Autonomy Helps Contact Centers Smarten Up
By extending the capabilities of its etalk Contact Center portfolio, Autonomy is taking a new approach to contact center management to include not only quality recording and performance analysis, but also to capture, share, and analyze the critical structured and unstructured data that flow through the contact center.
This new approach is rooted in three new intelligence-based functions that are being touted as the Intelligent Contact Center. Among the components is a multichannel interaction analysis function that captures, processes, and analyzes customer interactions, whether they come in as text, email, instant message, or voice. It includes advanced speech analytics and sentiment analytics that allow organizations to search by keyword matches or call categories, and to automatically identify callers with a heightened state of emotion for an immediate response.
Also included is Real-Time Agent Support, based on Autonomy's etalk Assist product, using speech technologies to transcribe all of a customer's previous interactions, either with the interactive voice response (IVR) system or live agent, and to retrieve that information to be relayed to a live agent's desktop prior to her taking over the call. The third function is Contact Center Performance, delivering call recording, quality management and compliance, eLearning, surveys, and performance management capabilities. All of these technologies sit on top of the Autonomy Intelligent Data Operating Layer (IDOL) platform, the foundation for its meaning-based computing.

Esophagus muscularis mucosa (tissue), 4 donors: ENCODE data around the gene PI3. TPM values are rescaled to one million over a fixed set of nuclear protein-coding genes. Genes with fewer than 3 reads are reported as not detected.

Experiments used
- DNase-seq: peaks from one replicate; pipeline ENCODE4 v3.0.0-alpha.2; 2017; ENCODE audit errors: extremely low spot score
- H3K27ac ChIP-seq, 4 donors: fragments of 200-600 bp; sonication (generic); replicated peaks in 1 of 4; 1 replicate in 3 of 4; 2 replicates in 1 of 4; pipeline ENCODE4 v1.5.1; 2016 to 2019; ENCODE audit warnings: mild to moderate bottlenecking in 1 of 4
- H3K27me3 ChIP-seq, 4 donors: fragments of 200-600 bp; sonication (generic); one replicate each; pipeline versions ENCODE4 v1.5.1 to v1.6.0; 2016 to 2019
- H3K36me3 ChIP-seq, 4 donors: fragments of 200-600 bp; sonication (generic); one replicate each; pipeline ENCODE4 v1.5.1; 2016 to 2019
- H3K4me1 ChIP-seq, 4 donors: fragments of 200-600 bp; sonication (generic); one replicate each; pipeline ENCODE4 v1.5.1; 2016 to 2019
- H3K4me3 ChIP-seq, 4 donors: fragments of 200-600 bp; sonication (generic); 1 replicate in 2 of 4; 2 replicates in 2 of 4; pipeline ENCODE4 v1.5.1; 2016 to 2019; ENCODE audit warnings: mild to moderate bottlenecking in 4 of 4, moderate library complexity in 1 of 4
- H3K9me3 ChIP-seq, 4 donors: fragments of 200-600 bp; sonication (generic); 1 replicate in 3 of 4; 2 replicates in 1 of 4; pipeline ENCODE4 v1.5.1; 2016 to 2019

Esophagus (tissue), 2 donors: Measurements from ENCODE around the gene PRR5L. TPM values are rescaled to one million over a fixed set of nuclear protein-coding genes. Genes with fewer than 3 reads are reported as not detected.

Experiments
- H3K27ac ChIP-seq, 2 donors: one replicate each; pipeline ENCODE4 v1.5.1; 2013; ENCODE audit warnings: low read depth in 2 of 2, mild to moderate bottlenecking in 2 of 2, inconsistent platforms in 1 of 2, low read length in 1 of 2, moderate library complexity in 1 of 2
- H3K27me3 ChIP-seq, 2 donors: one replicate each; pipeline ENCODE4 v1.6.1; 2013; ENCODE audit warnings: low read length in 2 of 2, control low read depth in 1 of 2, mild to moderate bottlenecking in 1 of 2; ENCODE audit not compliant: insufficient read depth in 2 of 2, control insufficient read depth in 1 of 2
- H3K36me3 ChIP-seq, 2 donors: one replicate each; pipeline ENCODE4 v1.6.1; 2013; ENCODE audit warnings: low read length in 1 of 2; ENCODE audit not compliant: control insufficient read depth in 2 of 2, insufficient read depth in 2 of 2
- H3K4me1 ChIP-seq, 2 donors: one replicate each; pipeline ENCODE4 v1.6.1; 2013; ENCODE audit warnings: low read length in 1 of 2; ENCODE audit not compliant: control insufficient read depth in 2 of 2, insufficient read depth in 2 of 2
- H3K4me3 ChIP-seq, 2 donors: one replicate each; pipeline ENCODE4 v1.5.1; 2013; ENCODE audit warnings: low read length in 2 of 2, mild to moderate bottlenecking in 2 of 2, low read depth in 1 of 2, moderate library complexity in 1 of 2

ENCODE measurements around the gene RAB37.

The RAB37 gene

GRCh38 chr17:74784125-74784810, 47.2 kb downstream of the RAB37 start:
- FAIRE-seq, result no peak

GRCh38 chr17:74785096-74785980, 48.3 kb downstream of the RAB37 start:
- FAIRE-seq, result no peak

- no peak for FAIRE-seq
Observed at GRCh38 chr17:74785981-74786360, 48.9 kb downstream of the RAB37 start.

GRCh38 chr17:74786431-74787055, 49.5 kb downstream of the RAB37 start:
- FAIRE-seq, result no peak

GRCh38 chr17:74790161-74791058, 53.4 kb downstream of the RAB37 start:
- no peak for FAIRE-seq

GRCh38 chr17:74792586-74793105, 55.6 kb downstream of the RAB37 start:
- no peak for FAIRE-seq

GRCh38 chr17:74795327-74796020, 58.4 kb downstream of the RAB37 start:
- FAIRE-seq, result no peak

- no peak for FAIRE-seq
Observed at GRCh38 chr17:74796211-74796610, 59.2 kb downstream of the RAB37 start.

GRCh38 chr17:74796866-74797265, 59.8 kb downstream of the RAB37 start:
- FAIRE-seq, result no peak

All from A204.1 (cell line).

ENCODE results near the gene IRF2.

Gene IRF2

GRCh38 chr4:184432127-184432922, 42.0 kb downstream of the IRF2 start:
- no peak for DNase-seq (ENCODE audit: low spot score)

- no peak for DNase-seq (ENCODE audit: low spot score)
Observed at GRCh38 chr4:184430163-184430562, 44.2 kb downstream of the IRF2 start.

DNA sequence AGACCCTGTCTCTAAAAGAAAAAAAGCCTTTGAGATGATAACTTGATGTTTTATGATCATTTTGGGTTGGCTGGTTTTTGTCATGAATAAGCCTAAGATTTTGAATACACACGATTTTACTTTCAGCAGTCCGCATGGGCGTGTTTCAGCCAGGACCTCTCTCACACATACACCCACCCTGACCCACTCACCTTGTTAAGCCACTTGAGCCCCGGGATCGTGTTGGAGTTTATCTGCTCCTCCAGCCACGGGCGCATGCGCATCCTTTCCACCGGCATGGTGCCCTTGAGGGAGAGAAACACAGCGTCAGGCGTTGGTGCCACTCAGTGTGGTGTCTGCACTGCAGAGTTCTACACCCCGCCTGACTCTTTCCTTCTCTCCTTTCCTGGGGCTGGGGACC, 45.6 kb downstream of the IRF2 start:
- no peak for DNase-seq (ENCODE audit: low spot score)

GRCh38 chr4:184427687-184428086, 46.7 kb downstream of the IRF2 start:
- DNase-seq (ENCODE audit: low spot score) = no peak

"Our vision around the Intelligent Contact Center takes a much broader view of how a contact center should operate," explains Roger Woolley, senior vice president of marketing at Autonomy etalk. "It leverages our meaning-based computing technology that is the backbone of what Autonomy stands for.
"We've leveraged the speech analytics or voice processing capabilities, so that we can search, query, and react to these calls based on what was spoken in the conversation," he explains. "Before now this was a very manual process. Now the technology is there to do all of the heavy lifting, categorize the calls, and make them available to the user."
"Globally, enterprises are coming under increasing pressure to convert their archives of customer calls into data assets," says Ri Pierce-Grove, an associate analyst at Datamonitor. "As the multichannel contact center gains ground, the ability to synthesize multiple types of communication into a single thread of business intelligence will be increasingly sought after."